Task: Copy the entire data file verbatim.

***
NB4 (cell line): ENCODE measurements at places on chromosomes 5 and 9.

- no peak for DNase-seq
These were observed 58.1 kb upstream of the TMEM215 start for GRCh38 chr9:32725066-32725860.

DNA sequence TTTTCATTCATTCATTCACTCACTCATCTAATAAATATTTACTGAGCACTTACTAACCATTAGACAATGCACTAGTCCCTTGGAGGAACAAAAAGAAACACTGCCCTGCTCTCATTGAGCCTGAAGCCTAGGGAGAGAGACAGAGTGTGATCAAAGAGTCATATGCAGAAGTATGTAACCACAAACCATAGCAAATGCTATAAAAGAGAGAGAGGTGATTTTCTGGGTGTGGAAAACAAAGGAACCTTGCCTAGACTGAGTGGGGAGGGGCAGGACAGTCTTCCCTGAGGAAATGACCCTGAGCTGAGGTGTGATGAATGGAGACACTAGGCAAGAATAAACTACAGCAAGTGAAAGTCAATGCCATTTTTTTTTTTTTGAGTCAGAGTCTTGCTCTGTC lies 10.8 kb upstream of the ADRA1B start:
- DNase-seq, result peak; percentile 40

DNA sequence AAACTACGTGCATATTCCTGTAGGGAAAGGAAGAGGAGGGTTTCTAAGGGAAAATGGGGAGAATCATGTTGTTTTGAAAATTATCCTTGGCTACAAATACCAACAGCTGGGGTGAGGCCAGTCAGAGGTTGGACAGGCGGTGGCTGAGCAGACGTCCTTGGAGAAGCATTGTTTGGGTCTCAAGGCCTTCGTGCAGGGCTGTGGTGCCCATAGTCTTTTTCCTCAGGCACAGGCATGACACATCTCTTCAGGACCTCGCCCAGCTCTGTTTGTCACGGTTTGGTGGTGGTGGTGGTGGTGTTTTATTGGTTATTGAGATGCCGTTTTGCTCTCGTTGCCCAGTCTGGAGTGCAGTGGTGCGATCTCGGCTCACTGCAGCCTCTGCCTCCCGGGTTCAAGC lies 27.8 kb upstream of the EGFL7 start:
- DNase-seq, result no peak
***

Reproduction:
NB4 (cell line): ENCODE measurements at places on chromosomes 5 and 9.

- no peak for DNase-seq
These were observed 58.1 kb upstream of the TMEM215 start for GRCh38 chr9:32725066-32725860.

DNA sequence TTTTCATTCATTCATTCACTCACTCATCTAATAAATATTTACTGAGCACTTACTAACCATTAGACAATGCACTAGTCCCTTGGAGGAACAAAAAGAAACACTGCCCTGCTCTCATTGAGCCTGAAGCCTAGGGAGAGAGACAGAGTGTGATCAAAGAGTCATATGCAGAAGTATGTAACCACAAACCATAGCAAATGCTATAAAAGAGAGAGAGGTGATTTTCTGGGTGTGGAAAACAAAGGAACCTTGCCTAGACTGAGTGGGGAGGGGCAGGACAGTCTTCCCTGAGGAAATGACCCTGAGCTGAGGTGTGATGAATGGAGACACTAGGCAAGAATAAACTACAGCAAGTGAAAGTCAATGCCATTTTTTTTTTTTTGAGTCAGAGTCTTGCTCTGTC lies 10.8 kb upstream of the ADRA1B start:
- DNase-seq, result peak; percentile 40

DNA sequence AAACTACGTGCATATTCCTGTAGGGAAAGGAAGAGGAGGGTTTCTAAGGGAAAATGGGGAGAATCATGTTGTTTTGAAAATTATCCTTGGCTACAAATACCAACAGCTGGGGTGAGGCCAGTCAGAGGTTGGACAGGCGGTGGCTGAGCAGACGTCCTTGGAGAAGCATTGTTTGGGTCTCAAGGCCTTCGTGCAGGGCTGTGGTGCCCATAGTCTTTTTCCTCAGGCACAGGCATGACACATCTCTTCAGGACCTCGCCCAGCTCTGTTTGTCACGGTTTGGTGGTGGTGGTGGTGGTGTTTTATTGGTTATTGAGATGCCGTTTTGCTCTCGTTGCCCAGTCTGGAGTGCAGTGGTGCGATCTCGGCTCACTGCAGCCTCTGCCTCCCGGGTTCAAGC lies 27.8 kb upstream of the EGFL7 start:
- DNase-seq, result no peak